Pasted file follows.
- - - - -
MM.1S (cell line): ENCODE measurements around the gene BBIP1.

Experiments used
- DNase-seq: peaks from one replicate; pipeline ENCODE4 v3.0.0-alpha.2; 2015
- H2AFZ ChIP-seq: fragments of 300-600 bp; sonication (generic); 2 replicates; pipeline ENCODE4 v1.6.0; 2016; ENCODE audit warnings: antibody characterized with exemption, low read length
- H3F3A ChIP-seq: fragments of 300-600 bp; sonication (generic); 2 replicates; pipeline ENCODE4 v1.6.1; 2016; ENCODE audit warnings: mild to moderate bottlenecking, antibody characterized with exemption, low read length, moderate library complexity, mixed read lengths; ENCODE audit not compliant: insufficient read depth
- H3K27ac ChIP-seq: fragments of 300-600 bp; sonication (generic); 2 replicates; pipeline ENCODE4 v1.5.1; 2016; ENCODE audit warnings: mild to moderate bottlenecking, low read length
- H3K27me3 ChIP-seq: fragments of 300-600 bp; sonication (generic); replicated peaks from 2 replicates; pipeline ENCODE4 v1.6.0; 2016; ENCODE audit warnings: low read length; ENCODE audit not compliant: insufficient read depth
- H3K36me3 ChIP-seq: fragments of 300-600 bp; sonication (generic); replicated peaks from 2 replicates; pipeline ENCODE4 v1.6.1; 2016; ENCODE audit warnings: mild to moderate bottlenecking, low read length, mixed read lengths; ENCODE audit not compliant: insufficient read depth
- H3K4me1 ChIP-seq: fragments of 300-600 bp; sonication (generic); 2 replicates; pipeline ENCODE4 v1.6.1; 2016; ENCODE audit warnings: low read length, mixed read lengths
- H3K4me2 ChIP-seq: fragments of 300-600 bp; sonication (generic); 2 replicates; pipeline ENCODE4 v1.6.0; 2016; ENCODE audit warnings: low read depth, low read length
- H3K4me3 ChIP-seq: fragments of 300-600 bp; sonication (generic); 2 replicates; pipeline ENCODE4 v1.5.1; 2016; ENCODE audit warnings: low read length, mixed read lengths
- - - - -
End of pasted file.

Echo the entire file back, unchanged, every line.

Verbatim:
MM.1S (cell line): ENCODE measurements around the gene BBIP1.

Experiments used
- DNase-seq: peaks from one replicate; pipeline ENCODE4 v3.0.0-alpha.2; 2015
- H2AFZ ChIP-seq: fragments of 300-600 bp; sonication (generic); 2 replicates; pipeline ENCODE4 v1.6.0; 2016; ENCODE audit warnings: antibody characterized with exemption, low read length
- H3F3A ChIP-seq: fragments of 300-600 bp; sonication (generic); 2 replicates; pipeline ENCODE4 v1.6.1; 2016; ENCODE audit warnings: mild to moderate bottlenecking, antibody characterized with exemption, low read length, moderate library complexity, mixed read lengths; ENCODE audit not compliant: insufficient read depth
- H3K27ac ChIP-seq: fragments of 300-600 bp; sonication (generic); 2 replicates; pipeline ENCODE4 v1.5.1; 2016; ENCODE audit warnings: mild to moderate bottlenecking, low read length
- H3K27me3 ChIP-seq: fragments of 300-600 bp; sonication (generic); replicated peaks from 2 replicates; pipeline ENCODE4 v1.6.0; 2016; ENCODE audit warnings: low read length; ENCODE audit not compliant: insufficient read depth
- H3K36me3 ChIP-seq: fragments of 300-600 bp; sonication (generic); replicated peaks from 2 replicates; pipeline ENCODE4 v1.6.1; 2016; ENCODE audit warnings: mild to moderate bottlenecking, low read length, mixed read lengths; ENCODE audit not compliant: insufficient read depth
- H3K4me1 ChIP-seq: fragments of 300-600 bp; sonication (generic); 2 replicates; pipeline ENCODE4 v1.6.1; 2016; ENCODE audit warnings: low read length, mixed read lengths
- H3K4me2 ChIP-seq: fragments of 300-600 bp; sonication (generic); 2 replicates; pipeline ENCODE4 v1.6.0; 2016; ENCODE audit warnings: low read depth, low read length
- H3K4me3 ChIP-seq: fragments of 300-600 bp; sonication (generic); 2 replicates; pipeline ENCODE4 v1.5.1; 2016; ENCODE audit warnings: low read length, mixed read lengths